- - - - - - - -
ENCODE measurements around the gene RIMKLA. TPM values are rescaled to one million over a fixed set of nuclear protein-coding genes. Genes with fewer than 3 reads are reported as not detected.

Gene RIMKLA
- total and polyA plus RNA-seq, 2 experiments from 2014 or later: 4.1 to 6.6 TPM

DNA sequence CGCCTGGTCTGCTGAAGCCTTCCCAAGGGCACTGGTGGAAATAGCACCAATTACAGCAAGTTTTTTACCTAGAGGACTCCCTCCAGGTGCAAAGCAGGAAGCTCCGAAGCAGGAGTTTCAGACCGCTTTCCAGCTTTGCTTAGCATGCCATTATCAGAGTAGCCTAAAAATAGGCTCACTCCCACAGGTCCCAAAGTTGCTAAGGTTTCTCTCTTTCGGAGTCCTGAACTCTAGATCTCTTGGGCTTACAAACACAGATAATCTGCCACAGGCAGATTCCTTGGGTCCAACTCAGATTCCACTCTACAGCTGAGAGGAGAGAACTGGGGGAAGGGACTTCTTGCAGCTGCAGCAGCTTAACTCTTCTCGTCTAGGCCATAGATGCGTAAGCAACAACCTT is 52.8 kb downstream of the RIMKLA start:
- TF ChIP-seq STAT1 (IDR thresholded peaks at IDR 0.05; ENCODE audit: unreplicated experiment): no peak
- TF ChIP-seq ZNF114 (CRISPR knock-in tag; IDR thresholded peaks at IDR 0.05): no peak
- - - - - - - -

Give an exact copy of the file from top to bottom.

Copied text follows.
ENCODE measurements around the gene RIMKLA. TPM values are rescaled to one million over a fixed set of nuclear protein-coding genes. Genes with fewer than 3 reads are reported as not detected.

Gene RIMKLA
- total and polyA plus RNA-seq, 2 experiments from 2014 or later: 4.1 to 6.6 TPM

DNA sequence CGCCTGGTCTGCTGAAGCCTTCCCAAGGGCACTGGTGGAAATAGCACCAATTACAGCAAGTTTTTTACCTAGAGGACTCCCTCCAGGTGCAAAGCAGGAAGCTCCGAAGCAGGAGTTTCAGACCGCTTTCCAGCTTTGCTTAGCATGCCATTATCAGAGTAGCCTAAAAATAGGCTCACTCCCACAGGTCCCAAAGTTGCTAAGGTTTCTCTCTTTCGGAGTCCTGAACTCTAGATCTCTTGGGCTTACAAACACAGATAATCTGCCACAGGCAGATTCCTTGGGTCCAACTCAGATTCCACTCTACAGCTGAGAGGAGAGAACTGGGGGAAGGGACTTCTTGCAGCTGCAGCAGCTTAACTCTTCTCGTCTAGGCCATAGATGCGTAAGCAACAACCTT is 52.8 kb downstream of the RIMKLA start:
- TF ChIP-seq STAT1 (IDR thresholded peaks at IDR 0.05; ENCODE audit: unreplicated experiment): no peak
- TF ChIP-seq ZNF114 (CRISPR knock-in tag; IDR thresholded peaks at IDR 0.05): no peak